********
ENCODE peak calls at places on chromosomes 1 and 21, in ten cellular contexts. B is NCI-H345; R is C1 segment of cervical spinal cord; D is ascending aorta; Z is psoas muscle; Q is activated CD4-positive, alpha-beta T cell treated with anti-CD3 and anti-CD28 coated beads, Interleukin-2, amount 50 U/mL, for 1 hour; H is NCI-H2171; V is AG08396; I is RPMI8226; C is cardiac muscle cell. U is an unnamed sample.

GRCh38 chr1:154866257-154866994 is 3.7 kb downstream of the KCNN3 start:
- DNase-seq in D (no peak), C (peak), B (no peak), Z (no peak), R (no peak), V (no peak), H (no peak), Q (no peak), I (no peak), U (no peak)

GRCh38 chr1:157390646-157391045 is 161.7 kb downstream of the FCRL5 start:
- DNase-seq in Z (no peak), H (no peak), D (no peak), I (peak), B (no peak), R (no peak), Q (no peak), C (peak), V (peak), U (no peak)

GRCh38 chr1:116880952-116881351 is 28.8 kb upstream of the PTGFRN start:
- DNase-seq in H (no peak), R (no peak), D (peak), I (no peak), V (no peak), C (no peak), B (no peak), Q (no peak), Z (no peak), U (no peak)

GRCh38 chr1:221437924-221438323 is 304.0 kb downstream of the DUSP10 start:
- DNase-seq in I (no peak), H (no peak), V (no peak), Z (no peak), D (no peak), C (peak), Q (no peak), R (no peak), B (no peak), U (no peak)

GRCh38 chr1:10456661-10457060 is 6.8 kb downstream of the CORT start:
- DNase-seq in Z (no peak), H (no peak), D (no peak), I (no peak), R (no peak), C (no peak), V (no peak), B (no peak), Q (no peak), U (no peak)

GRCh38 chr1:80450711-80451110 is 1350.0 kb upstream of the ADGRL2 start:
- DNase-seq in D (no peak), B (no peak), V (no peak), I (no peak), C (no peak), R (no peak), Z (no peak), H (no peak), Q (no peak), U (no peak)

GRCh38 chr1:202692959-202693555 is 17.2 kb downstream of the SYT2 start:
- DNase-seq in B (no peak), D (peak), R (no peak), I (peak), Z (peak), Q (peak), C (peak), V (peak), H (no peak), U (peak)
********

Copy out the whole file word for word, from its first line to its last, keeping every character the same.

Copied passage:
ENCODE peak calls at places on chromosomes 1 and 21, in ten cellular contexts. B is NCI-H345; R is C1 segment of cervical spinal cord; D is ascending aorta; Z is psoas muscle; Q is activated CD4-positive, alpha-beta T cell treated with anti-CD3 and anti-CD28 coated beads, Interleukin-2, amount 50 U/mL, for 1 hour; H is NCI-H2171; V is AG08396; I is RPMI8226; C is cardiac muscle cell. U is an unnamed sample.

GRCh38 chr1:154866257-154866994 is 3.7 kb downstream of the KCNN3 start:
- DNase-seq in D (no peak), C (peak), B (no peak), Z (no peak), R (no peak), V (no peak), H (no peak), Q (no peak), I (no peak), U (no peak)

GRCh38 chr1:157390646-157391045 is 161.7 kb downstream of the FCRL5 start:
- DNase-seq in Z (no peak), H (no peak), D (no peak), I (peak), B (no peak), R (no peak), Q (no peak), C (peak), V (peak), U (no peak)

GRCh38 chr1:116880952-116881351 is 28.8 kb upstream of the PTGFRN start:
- DNase-seq in H (no peak), R (no peak), D (peak), I (no peak), V (no peak), C (no peak), B (no peak), Q (no peak), Z (no peak), U (no peak)

GRCh38 chr1:221437924-221438323 is 304.0 kb downstream of the DUSP10 start:
- DNase-seq in I (no peak), H (no peak), V (no peak), Z (no peak), D (no peak), C (peak), Q (no peak), R (no peak), B (no peak), U (no peak)

GRCh38 chr1:10456661-10457060 is 6.8 kb downstream of the CORT start:
- DNase-seq in Z (no peak), H (no peak), D (no peak), I (no peak), R (no peak), C (no peak), V (no peak), B (no peak), Q (no peak), U (no peak)

GRCh38 chr1:80450711-80451110 is 1350.0 kb upstream of the ADGRL2 start:
- DNase-seq in D (no peak), B (no peak), V (no peak), I (no peak), C (no peak), R (no peak), Z (no peak), H (no peak), Q (no peak), U (no peak)

GRCh38 chr1:202692959-202693555 is 17.2 kb downstream of the SYT2 start:
- DNase-seq in B (no peak), D (peak), R (no peak), I (peak), Z (peak), Q (peak), C (peak), V (peak), H (no peak), U (peak)